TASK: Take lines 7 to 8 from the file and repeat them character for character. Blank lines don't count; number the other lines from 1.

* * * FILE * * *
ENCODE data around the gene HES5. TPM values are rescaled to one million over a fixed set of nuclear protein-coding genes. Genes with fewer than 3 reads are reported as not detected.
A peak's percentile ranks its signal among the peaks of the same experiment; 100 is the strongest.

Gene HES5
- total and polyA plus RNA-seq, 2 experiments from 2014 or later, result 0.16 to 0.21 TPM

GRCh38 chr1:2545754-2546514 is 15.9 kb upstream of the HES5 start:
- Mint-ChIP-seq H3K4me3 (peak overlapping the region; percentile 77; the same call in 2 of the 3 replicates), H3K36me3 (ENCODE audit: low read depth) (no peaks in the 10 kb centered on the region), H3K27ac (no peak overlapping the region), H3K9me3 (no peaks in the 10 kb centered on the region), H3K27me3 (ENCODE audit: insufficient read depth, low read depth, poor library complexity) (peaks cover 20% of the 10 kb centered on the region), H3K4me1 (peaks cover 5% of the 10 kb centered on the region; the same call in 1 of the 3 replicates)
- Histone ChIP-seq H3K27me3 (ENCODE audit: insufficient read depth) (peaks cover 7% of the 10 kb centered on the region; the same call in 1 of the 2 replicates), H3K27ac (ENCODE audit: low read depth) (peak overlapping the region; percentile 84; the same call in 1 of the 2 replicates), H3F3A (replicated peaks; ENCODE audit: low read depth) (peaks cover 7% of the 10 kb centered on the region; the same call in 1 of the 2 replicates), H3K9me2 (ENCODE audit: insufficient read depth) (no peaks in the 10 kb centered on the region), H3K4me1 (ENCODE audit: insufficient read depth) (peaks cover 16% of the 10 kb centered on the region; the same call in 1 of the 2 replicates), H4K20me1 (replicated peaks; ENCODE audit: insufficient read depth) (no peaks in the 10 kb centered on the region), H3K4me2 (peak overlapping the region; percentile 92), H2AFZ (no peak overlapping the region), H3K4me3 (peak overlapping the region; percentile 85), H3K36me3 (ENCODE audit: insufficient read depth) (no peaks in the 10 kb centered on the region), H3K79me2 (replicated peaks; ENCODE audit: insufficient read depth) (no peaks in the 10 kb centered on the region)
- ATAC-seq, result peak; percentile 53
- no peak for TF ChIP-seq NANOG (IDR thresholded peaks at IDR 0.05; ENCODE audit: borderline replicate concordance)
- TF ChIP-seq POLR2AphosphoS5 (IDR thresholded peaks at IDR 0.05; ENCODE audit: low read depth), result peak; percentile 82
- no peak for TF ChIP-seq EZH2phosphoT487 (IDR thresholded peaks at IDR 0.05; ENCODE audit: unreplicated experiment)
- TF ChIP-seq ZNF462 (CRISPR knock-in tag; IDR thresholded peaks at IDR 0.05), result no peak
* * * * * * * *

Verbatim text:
- Histone ChIP-seq H3K27me3 (ENCODE audit: insufficient read depth) (peaks cover 7% of the 10 kb centered on the region; the same call in 1 of the 2 replicates), H3K27ac (ENCODE audit: low read depth) (peak overlapping the region; percentile 84; the same call in 1 of the 2 replicates), H3F3A (replicated peaks; ENCODE audit: low read depth) (peaks cover 7% of the 10 kb centered on the region; the same call in 1 of the 2 replicates), H3K9me2 (ENCODE audit: insufficient read depth) (no peaks in the 10 kb centered on the region), H3K4me1 (ENCODE audit: insufficient read depth) (peaks cover 16% of the 10 kb centered on the region; the same call in 1 of the 2 replicates), H4K20me1 (replicated peaks; ENCODE audit: insufficient read depth) (no peaks in the 10 kb centered on the region), H3K4me2 (peak overlapping the region; percentile 92), H2AFZ (no peak overlapping the region), H3K4me3 (peak overlapping the region; percentile 85), H3K36me3 (ENCODE audit: insufficient read depth) (no peaks in the 10 kb centered on the region), H3K79me2 (replicated peaks; ENCODE audit: insufficient read depth) (no peaks in the 10 kb centered on the region)
- ATAC-seq, result peak; percentile 53